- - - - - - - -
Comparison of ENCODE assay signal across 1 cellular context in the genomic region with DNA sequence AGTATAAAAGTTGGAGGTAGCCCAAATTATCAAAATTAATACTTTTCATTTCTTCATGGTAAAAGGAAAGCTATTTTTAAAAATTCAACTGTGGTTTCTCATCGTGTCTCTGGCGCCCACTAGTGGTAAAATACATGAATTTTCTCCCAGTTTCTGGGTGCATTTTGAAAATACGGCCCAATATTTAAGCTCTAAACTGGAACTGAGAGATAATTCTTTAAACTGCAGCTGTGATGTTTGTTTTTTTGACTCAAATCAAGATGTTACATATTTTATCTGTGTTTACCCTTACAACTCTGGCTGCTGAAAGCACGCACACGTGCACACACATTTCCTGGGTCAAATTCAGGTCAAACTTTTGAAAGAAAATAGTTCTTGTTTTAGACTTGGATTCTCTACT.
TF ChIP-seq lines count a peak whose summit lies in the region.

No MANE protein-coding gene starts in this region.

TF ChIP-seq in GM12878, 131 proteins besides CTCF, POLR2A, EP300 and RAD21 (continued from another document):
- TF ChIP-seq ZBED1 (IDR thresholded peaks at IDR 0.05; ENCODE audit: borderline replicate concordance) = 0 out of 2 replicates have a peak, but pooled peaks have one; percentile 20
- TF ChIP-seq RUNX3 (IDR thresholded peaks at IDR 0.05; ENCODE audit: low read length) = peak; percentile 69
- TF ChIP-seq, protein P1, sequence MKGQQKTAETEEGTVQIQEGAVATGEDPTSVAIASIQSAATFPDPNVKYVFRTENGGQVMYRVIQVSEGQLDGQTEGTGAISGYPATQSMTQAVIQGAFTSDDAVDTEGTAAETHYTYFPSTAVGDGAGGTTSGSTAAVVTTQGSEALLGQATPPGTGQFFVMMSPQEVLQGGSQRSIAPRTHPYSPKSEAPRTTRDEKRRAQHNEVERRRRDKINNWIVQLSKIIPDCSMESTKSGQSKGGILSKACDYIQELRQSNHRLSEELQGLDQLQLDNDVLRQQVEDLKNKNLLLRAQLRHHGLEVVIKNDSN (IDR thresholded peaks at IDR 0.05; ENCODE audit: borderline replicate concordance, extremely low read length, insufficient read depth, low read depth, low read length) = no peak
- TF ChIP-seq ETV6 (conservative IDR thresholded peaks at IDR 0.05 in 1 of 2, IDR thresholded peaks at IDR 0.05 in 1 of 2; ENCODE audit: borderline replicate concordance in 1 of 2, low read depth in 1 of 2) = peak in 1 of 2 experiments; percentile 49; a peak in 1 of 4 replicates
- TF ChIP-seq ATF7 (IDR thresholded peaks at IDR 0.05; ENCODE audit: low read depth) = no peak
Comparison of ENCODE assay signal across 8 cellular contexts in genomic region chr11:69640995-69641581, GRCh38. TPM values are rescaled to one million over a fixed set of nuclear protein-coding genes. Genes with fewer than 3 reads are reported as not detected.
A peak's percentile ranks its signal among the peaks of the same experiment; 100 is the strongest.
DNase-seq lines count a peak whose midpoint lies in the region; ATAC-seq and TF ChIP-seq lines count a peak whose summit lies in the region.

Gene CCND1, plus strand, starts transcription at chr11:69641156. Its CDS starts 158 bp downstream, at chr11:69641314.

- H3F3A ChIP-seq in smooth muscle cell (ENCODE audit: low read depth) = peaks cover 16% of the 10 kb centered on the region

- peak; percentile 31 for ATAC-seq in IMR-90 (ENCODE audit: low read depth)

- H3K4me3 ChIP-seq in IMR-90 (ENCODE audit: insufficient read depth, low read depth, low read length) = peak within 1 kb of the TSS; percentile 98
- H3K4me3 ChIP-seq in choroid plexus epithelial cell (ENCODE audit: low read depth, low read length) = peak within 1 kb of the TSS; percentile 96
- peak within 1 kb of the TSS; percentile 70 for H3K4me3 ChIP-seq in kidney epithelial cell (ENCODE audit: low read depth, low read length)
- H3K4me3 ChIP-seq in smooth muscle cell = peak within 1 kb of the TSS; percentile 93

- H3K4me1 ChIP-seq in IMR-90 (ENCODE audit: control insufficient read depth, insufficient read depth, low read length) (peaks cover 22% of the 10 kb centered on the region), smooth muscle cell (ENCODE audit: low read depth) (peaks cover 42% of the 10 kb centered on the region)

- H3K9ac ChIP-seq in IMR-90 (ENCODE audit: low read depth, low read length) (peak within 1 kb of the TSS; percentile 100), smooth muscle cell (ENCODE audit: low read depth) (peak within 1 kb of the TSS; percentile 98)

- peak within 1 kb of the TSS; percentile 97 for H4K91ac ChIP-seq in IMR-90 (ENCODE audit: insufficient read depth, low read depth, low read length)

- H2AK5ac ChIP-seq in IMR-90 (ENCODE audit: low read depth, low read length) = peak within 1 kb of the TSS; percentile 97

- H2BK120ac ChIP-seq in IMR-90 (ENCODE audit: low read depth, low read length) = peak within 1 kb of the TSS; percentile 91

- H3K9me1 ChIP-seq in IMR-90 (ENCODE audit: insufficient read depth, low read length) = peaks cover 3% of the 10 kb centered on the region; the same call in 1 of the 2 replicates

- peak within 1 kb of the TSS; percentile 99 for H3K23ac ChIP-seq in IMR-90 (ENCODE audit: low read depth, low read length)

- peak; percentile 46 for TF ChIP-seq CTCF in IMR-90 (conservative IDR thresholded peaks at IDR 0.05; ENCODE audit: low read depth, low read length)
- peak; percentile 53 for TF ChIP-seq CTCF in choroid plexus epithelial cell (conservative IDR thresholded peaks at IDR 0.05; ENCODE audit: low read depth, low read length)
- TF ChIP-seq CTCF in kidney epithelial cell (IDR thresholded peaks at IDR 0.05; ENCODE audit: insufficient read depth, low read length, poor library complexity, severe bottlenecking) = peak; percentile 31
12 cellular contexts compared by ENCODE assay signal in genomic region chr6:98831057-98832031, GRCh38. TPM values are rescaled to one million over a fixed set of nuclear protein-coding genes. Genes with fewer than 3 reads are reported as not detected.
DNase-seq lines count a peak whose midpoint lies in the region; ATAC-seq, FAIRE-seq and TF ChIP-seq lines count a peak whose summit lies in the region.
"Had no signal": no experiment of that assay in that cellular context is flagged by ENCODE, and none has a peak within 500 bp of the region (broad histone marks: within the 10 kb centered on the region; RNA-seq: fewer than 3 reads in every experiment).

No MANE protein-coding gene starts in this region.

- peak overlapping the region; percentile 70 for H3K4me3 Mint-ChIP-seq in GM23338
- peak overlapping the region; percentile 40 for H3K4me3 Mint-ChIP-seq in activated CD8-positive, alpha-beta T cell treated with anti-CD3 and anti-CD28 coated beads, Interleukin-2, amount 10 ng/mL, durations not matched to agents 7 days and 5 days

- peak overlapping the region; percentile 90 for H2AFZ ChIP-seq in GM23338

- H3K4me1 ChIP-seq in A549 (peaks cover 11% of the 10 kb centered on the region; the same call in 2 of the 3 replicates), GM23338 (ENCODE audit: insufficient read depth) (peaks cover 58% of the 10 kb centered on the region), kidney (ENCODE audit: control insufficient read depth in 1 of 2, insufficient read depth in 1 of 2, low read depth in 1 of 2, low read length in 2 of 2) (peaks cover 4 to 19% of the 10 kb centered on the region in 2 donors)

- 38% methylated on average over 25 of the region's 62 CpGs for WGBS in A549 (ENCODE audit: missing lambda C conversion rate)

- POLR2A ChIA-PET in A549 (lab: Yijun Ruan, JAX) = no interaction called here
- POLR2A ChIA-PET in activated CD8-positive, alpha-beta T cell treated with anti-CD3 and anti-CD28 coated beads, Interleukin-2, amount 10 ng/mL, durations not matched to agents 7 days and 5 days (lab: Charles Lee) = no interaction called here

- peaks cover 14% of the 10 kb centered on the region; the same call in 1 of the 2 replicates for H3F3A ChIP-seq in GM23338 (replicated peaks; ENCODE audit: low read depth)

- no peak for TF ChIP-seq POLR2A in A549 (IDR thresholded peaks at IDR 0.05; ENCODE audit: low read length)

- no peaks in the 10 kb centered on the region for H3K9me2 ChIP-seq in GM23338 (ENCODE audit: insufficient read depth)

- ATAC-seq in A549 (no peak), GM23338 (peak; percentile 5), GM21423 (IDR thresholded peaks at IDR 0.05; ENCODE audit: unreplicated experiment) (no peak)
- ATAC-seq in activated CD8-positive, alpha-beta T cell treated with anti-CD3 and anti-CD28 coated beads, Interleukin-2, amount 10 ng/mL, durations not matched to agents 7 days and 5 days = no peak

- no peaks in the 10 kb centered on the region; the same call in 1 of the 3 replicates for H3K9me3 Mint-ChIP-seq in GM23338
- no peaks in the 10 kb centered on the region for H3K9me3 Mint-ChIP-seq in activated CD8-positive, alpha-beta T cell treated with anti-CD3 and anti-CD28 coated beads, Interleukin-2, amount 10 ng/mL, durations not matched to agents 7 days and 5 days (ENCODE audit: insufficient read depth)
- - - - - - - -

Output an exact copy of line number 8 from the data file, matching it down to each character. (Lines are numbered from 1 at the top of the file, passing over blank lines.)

- TF ChIP-seq ETV6 (conservative IDR thresholded peaks at IDR 0.05 in 1 of 2, IDR thresholded peaks at IDR 0.05 in 1 of 2; ENCODE audit: borderline replicate concordance in 1 of 2, low read depth in 1 of 2) = peak in 1 of 2 experiments; percentile 49; a peak in 1 of 4 replicates